**About your table**

First of all, I believe you should change your data type to plain array.

```
CREATE TABLE public.vector (
id serial NOT NULL,
vctor double precision [3] --for three dimensional vectors; of course you can change the dimension or leave it unbounded if you need it.
);
INSERT INTO public.vector (vctor) VALUES (ARRAY[2,3,4]);
INSERT INTO public.vector (vctor) VALUES (ARRAY[3,4,5]);
```

So

```
SELECT * FROM public.vector;
```

Will result in the following data

```
id | vctor
------|---------
1 | {2,3,4}
2 | {3,4,5}
```

**Maybe not the answer you expected but consider this**

As you may know already, calculating the cosine between the vectors involves calculating the magnitudes. I don't think the problem is the algorithm but the implementation; it requires calculating squares and square roots that is expensive for a RDBMS.

Now, talking about efficiency; the server process does not take the load when calling mathematical functions. In PostgreSQL, the mathematical functions (look here) run from the C library so they are pretty efficient. However, in the end, the host has to assign some resources to make these calculations.

I would indeed think carefully before implementing these rather costly operations inside the server. But there is not a right answer; it depends on how you are using the database. For example if it is a production database with thousands of concurrent users, I would move this kind of calculation elsewhere (a middle layer or a user application.) But if there are few users and your database is for a small research operation, then it is fine to implement it as a stored procedure or a process running inside your server but keep in mind this will affect scalability or portability. Of course, there are more considerations like how many rows will be processed, or whether or not you intend to fire triggers, etc.

**Consider other alternatives**

*Make a client app*

You can do a fast and decent program in VB or the language of your choice. And let the client app make the heavy calculation and use the database for what it does best that is storing and retrieving data.

*Store the data differently*

For this particular example, you could store the unit vectors plus the magnitude. In this way, finding the cosine between any two vectors reduces simply to the dot product of the unit vectors (only multiplication and division and no squares nor square roots.)

```
CREATE TABLE public.vector (
id serial NOT NULL,
uvctor double precision [3], --for three dimensional vectors; of course you can change the dimension or make it decimal if you need it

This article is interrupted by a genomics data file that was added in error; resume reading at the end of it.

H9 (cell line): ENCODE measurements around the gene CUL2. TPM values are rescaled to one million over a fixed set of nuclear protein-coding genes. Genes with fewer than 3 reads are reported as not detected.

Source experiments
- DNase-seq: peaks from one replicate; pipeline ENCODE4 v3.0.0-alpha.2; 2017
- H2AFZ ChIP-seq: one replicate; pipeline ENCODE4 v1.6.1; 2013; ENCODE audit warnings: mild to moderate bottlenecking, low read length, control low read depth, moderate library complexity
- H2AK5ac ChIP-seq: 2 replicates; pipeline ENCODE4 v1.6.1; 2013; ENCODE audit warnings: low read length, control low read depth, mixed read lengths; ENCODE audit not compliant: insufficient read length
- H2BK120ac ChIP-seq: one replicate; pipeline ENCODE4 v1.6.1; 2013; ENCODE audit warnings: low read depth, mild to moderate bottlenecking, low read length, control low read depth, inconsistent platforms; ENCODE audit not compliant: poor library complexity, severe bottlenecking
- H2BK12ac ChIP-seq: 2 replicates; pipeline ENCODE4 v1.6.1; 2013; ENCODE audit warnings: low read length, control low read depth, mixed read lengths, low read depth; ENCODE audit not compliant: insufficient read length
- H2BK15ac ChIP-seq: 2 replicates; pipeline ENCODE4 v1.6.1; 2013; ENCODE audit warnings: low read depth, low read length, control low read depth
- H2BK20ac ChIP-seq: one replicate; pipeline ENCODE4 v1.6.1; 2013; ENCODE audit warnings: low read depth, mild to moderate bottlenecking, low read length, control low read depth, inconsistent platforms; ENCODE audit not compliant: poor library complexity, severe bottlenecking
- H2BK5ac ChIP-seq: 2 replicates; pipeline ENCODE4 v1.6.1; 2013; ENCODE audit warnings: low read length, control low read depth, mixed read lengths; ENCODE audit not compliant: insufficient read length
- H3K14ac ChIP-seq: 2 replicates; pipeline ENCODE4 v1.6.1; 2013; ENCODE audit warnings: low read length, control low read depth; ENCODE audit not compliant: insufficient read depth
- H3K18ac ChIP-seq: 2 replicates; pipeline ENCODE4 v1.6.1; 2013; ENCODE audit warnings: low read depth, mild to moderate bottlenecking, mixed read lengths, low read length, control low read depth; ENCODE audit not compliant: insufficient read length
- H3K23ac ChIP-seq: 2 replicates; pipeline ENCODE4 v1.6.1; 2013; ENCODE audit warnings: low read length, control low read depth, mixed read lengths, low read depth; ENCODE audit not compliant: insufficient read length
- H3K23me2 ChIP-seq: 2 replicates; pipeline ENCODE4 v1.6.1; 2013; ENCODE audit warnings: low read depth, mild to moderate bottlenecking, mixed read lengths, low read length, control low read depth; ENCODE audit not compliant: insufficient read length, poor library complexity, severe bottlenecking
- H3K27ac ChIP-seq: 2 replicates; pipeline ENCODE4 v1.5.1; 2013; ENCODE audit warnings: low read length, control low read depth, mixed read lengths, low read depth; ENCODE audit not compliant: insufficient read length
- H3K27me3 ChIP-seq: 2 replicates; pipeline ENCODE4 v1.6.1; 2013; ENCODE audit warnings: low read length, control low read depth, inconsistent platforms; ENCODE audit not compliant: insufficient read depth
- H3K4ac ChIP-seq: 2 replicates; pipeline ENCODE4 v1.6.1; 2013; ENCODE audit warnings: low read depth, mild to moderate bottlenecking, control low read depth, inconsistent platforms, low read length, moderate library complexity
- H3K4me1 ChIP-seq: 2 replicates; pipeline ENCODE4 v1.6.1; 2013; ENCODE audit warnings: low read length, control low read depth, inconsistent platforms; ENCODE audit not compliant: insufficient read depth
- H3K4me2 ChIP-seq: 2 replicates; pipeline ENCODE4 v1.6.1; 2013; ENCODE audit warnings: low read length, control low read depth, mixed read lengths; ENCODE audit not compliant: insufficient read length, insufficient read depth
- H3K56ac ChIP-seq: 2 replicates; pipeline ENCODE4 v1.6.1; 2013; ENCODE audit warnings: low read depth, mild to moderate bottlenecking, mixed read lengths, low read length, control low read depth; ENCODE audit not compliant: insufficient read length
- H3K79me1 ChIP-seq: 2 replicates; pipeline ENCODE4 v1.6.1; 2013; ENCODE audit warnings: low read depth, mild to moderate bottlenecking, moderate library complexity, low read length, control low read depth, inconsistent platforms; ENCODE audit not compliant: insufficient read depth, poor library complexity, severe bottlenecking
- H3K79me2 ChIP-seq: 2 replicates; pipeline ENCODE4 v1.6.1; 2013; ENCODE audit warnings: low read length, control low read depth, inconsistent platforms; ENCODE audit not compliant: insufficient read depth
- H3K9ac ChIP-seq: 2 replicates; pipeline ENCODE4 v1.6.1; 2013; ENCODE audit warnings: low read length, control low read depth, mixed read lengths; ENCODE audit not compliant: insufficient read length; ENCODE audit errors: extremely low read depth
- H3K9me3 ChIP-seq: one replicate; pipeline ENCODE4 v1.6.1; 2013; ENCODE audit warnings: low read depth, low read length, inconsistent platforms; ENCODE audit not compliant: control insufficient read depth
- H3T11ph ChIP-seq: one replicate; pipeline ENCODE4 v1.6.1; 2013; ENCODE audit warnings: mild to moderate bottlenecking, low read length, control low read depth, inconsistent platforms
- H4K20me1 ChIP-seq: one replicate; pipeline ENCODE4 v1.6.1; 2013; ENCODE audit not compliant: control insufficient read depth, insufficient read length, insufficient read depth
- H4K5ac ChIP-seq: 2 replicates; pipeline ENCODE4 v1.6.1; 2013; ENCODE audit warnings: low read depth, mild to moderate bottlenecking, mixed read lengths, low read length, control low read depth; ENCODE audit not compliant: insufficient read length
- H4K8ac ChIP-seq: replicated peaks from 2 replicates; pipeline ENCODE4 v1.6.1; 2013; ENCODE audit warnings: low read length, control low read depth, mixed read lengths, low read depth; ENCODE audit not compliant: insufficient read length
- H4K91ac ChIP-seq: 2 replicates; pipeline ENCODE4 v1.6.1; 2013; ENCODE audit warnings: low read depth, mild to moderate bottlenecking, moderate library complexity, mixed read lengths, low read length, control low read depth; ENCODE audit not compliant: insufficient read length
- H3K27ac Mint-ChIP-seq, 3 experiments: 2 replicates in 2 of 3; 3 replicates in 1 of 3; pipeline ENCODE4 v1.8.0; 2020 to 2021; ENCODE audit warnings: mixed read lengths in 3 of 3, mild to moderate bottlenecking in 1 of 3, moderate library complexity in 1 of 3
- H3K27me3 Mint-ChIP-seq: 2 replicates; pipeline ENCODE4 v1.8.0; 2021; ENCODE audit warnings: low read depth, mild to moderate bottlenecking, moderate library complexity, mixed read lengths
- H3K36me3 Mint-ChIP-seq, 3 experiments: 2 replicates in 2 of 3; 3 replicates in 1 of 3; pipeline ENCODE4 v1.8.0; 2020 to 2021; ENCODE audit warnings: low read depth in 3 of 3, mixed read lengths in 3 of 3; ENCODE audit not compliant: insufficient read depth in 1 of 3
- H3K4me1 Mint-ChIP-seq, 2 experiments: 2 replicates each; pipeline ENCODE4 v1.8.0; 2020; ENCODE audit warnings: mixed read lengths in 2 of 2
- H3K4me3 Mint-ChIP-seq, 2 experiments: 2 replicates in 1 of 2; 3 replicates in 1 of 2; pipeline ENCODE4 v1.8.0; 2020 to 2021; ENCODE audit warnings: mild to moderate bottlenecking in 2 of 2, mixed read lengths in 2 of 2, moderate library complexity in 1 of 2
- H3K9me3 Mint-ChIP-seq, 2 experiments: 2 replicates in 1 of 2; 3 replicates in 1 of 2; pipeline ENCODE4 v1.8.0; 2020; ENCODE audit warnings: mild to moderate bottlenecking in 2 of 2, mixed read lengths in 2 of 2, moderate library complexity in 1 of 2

magnitude double precision
);
INSERT INTO public.vector (vctor) VALUES (ARRAY[0.3714, 0.5571, 0.7428], 5.385); -- {Ux, Uy, Uz}, ||V|| where V = [2, 3, 4];
INSERT INTO public.vector (vctor) VALUES (ARRAY[0.4243, 0.5657, 0.7071], 7.071); -- {Ux, Uy, Uz}, ||V|| where V = [3, 4, 5];
SELECT a.vctor as a, b.vctor as b, 1-(a.uvctor[1] * b.uvctor[1] + a.uvctor[2] * b.uvctor[2] + a.uvctor[3] * b.uvctor[3]) as cosine_distance FROM public.vector a
JOIN public.vector b ON a.id != b.id;
```

Resulting in

```
a | b | cosine_distance
-----------------------------|------------------------------|------------------
{0.3714,0.5571,0.7428,5.385} | {0.4243,0.5657,0.7071,7.071} | 0.00202963
{0.4243,0.5657,0.7071,7.071} | {0.3714,0.5571,0.7428,5.385} | 0.00202963
```

Even if you have to calculate the magnitude of the vector inside the server, you will make it once per vector and not every time you need to get the distance between two of them. This becomes more important as the number of rows is increasing. For 1000 vectors for example, you would have to calculate the magnitude 999000 times if you wanted to obtain the cosine difference between any two vectors using the original vector components.

*Any combination of the above*

**Conclusion**

When we pursue efficiency, most of the times there is not a canonical answer. Instead we have trade-offs that we have to consider and evaluate. It always depends on the ultimate goal we need to achieve. Databases are excellent for storing and retrieving data; they can definitely make other things but that comes with an added cost. If we can live with the added overhead then it's fine; otherwise we have to consider alternatives.